A 3D crystal might be cool and could help lead to that but I wouldn't describing it as the 'holy grail' is a bit much
    • Printing gold wouldn't be that much cheaper; it's simply not generally available, and until we start mining asteroids it will remain "unobtanium". Nukes should also be difficult, and even with asteroid mining fissionables will be difficult to obtain. Titanium may not be that bad, and Platinum is actually (relatively) plentiful in some areas, though currently difficult to extract.

      As for printing an actual holy grail, we still lack a proper physics for miraculous objects, so that will still require work.
      • by Magada ( 741361 )
        Err... hate to nitpick, but uranium is plentiful.
      • by yooy ( 1146753 )
        " Printing gold wouldn't be that much cheaper; it's simply not generally available, and until we start mining asteroids it will remain "unobtanium". " Why would you want to mine asteroids? There is enough Gold on the earth you just can't mine the trace amounts. But I am aware of people who do "nanomining". While I have not seen their results they claim have made successes.
      • by Fizzl ( 209397 )
        I think you missed the point of that lengthy list.
        If you can fabricate stuff on subatomic levels, there are no barriers to what you can manufacture. Need some atoms of certain element? Just construct it from the subatomic particles which are all the same and abundantly available.
        • If you can fabricate stuff on subatomic levels, there are no barriers to what you can manufacture. Need some atoms of certain element? Just construct it from the subatomic particles which are all the same and abundantly available.

          That's... not even remotely realistic. The whole Engines of Creation dream was to manufacture things at the molecular level, atom by atom. But you'd still need the right atoms. Carbon is abundant and cheap, for instance, so a lot of stuff would get made out of diamond. What you p

    • So, the singularity is or isn't near? Did anyone ever read about how DARPA is supposedly using Nano-technology to manufacture invisible military armor? Or what is perceived as inivisble armor - how much will this nano-technology really help us transcend our biology - I mean, Jake 2.0 was cool but hard to see how that could stop being fiction? What would the applications fo the magnetic properties be?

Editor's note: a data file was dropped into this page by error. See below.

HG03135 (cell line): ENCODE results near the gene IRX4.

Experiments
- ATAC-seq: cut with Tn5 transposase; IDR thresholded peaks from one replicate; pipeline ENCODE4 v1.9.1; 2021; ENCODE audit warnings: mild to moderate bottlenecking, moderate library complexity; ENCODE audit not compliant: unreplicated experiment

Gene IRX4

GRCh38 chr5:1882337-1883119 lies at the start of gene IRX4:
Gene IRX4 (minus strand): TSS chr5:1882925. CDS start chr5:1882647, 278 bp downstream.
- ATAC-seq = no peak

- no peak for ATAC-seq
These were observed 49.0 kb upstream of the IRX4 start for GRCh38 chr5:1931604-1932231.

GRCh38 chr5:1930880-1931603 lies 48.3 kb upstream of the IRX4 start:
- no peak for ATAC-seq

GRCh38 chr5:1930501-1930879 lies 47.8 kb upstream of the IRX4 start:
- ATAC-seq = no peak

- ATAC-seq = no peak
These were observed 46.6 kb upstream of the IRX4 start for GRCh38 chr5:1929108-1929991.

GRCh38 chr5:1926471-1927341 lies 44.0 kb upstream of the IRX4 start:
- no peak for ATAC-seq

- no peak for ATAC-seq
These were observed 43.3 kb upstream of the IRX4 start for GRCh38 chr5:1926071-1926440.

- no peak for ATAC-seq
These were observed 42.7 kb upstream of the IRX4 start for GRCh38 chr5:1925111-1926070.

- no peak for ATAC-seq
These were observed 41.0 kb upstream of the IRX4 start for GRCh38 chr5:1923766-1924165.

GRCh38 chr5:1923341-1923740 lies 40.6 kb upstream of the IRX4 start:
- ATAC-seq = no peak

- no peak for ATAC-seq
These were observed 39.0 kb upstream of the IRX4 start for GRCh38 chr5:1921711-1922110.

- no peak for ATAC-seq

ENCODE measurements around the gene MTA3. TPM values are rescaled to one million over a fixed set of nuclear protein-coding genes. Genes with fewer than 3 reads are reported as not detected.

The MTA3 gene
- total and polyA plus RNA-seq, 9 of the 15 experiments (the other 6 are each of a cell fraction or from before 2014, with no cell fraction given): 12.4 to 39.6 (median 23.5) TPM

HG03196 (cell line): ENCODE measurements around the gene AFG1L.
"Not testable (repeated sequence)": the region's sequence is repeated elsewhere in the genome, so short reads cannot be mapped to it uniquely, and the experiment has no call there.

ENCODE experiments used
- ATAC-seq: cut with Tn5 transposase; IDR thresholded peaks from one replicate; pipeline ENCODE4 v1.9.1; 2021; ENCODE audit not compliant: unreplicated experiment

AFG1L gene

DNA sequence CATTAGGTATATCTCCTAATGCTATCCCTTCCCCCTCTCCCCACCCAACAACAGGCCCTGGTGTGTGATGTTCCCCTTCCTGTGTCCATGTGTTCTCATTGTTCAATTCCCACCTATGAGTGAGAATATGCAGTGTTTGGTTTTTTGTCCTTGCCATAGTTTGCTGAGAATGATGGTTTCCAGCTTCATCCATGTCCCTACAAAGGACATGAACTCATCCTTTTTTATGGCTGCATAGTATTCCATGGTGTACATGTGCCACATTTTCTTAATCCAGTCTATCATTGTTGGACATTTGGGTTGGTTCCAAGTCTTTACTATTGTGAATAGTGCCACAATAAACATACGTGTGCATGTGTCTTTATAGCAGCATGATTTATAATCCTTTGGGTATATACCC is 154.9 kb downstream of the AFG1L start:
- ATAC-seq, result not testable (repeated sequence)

• There are different ways to do this. One would be with a suite like a computer screen that just shows what the observer would expect to see. Problems: Tremendous real time number crunching needed, problems that the object will still have a shadow etc. The elegant solution would be to use a body armor covered with a photonic crystal (Google). This would be one application of the 3D DNA nano crystal. Light would go in the amour, be guided around the body and exit the body, giving the impression that is was n
    • And girls...can they make girls?
    • by yooy ( 1146753 )
      "A 3D crystal might be cool" Yes. Cool like the only way to fabricate any designed, defined and predicted 3D nanostructures on the molecular scale. Cool like to capture proteins and hence be able to crystallize ANY given protein (what is quite difficult). Cool like to produce phonic crystals and cool like to be able to assemble 3D chips with Carbon nanotubes, guided by DNA self assembly. This kind of cool. " and could help lead to that but I wouldn't describing it as the 'holy grail' is a bit much" Sure.
  • My PHD (Score:5, Funny)

    by EEPROMS ( 889169 ) on Tuesday February 12, 2008 @09:43PM (#22401430)
    Dude just look at my thesis, it has magnetism, DNA and nanoparticles and to show off I threw in 3D-particles, Im definitely going to pass this year.
  • I've been missing this meme:

    1. Cover nanoparticles in DNA.
    2. Generate DNA so nanoparticles know how to assemble.
    3. Mix and heat.
    4. ?????????
    5. Profit!!
  • The real holy grail of nanotech is the molecular assembler. But this is damned cool, and yet another step in that direction. Wake me up when my computer can print me an apple out the carbon, hydrogen, and oxygen it pulls out of the air, and a few other trace elements it already has on hand.
    • Hey, after you wake up, could you wake me up when my computer can print me a Natalie Portman? Thanks.
    • There are more "holy grails" in nanoscience than you can shake a stick at. Carbon nanotubes that you can build a space elevator out of, making crystals on DNA, molecular assembler, caged medicines deliverable right to the needed site, nanobots that can do anything, self replicating nanostructures....

      PICK ONE DAMN "HOLY GRAIL" AND STICK WITH IT. -- Note to all nanoscientists

      It reminds me of that scene from last crusade.

      I guess it might not be researcher's fault. Lord knows there's plenty of "holy grails"
    • Bah. Wake me when it can transmute the carbon/oxygen/hydrogen/nitrogen into whatever trace minerals it needs.